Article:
Welcome to King and Wieland
The Residential Master Plan moved closer to completion this spring, as the
two new dorms being built in the southeast corner of campus were named and work
began on the reconstruction of James and Stearns.
The two new dorms—which students informally dubbed “Y” and “Z” during
the construction process—have been named King Hall and Wieland Hall. King
Hall, the more southerly of the two, will honor Stanley King ’03, president
of Amherst College from 1932 to 1946. An anonymous donor provided the funding.
The north dorm will be named Wieland Hall, in recognition of a gift from John
F. Wieland ’58, a real estate developer and philanthropist from Atlanta,
Scheduled to open at the beginning of the fall semester, King and Wieland were
designed by William Rawn & Associates of Boston and are being built by Barr & Barr
Builders of Framingham, Mass., at a cost of approximately $17 million. Architecturally,
the granite, four-story buildings are reminiscent of the simple, Puritan structures
of Amherst’s historic College Row. They reinforce a long-range view of
the eastern campus. The buildings’ relatively small floor plans, with a
maximum of 15 single-occupancy rooms on a floor, are designed to encourage community,
as are ample common rooms and living areas on the ground level. Together, the
dorms will house 115 upperclass students.
As King and Wieland began to take shape, another kind of work was underway on
James and Stearns. Inexpensively built and no longer up to code, these dormitories
could not be renovated to meet RMP requirements and so will be destroyed and
rebuilt in the same location. Site demolition began in mid-May, immediately after
students moved out and only weeks before Commencement and Reunion. The buildings’ new
foundations will be installed in mid-June, and by the end of the summer the structures’ rough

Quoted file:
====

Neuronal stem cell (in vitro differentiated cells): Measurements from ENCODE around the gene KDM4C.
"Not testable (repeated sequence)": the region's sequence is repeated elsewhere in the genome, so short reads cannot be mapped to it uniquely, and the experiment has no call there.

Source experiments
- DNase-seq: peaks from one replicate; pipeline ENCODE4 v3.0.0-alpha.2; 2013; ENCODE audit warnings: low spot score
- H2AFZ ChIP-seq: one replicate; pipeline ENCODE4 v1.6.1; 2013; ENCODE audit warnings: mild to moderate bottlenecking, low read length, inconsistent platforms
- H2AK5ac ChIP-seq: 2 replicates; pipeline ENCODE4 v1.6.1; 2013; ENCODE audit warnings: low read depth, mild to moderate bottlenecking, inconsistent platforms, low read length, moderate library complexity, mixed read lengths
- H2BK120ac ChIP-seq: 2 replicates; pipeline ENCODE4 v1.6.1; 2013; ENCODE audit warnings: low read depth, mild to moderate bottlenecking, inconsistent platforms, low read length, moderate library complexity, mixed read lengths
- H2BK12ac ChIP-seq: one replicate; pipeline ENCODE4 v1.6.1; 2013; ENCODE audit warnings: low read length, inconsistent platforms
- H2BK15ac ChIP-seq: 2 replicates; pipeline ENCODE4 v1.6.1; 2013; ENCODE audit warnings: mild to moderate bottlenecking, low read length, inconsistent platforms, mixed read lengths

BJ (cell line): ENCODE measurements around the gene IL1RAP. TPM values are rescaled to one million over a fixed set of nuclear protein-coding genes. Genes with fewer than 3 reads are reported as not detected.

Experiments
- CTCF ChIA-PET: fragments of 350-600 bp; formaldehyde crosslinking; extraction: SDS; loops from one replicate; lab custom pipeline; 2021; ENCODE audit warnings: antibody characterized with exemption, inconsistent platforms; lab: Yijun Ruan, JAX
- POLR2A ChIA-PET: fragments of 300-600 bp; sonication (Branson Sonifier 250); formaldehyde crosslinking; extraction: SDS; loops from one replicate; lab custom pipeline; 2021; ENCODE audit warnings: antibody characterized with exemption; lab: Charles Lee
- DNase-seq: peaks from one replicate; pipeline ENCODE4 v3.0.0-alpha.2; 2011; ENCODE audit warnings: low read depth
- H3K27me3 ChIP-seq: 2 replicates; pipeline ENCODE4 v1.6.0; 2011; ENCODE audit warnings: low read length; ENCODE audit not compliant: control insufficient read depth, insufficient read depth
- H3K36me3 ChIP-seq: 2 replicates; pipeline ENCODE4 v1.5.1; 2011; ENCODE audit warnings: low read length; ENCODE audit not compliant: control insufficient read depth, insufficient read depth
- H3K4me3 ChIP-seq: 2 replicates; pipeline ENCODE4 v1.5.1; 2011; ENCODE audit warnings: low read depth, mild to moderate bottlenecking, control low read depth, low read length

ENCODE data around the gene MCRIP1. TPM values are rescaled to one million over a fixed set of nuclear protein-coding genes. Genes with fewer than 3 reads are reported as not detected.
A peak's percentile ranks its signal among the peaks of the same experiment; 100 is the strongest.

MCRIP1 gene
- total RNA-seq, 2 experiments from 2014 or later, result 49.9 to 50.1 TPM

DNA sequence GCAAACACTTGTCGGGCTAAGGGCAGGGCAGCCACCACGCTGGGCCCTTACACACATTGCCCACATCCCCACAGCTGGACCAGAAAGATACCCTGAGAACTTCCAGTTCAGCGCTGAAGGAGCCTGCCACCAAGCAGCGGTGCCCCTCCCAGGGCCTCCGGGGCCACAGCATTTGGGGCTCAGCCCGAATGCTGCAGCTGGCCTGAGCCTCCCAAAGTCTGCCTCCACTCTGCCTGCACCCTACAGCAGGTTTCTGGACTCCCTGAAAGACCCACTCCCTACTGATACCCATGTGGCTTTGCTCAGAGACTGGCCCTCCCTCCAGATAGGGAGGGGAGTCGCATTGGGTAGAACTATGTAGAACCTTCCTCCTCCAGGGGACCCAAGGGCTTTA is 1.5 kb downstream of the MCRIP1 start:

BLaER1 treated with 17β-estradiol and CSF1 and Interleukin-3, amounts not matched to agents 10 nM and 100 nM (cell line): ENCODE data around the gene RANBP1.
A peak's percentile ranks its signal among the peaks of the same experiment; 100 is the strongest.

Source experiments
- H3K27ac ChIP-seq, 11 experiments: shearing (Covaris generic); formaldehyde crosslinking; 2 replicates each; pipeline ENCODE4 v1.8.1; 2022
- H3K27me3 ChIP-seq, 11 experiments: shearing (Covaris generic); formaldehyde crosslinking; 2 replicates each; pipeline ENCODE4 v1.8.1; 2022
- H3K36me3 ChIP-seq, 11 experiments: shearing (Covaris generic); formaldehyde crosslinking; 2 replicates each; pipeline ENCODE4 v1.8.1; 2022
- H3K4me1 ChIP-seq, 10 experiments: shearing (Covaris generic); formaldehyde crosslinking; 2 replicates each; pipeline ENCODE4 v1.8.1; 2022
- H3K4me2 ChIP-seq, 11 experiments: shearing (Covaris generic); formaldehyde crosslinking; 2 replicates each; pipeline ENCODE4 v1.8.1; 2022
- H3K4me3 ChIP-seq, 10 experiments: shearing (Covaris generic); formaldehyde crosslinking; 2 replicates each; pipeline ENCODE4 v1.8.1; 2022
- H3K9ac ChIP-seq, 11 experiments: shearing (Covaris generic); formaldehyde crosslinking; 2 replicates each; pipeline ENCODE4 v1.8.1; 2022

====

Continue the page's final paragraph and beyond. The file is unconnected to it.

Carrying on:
skeletons will be clear. Most of the buildings’ steel framing and decking
will be in place by the time students arrive on campus in the fall, and the “new” James
and Stearns should be complete by August 2005. At an estimated cost of $19 million,
the project is being
designed by Shepley Bulfinch Richardson and Abbott of Boston. The new buildings
will not look very different from the old ones, with traditional hip roofs and
facades; they will incorporate many design elements from North and South and
follow the basic footprint of the dorms they are
replacing. The one exception will be along the back, where, instead of an L-shape,
the new dorms will form a curve around the courtyard facing the Mead Art Museum.
This curve not only will complement the existing courtyard architecturally, but
also will provide additional space within the dorms without substantially increasing
their size. On the inside, the curved back section will house a lounge with a
view of the Neuhoff Sculpture Court in front of the Mead.
Over the next four years the RMP
will encompass the conversion of Charles Pratt to student residences, the construction
of the new Geology Building and Natural History Museum, and the renovation of
Appleton, Morris Pratt, Morrow and Valentine.
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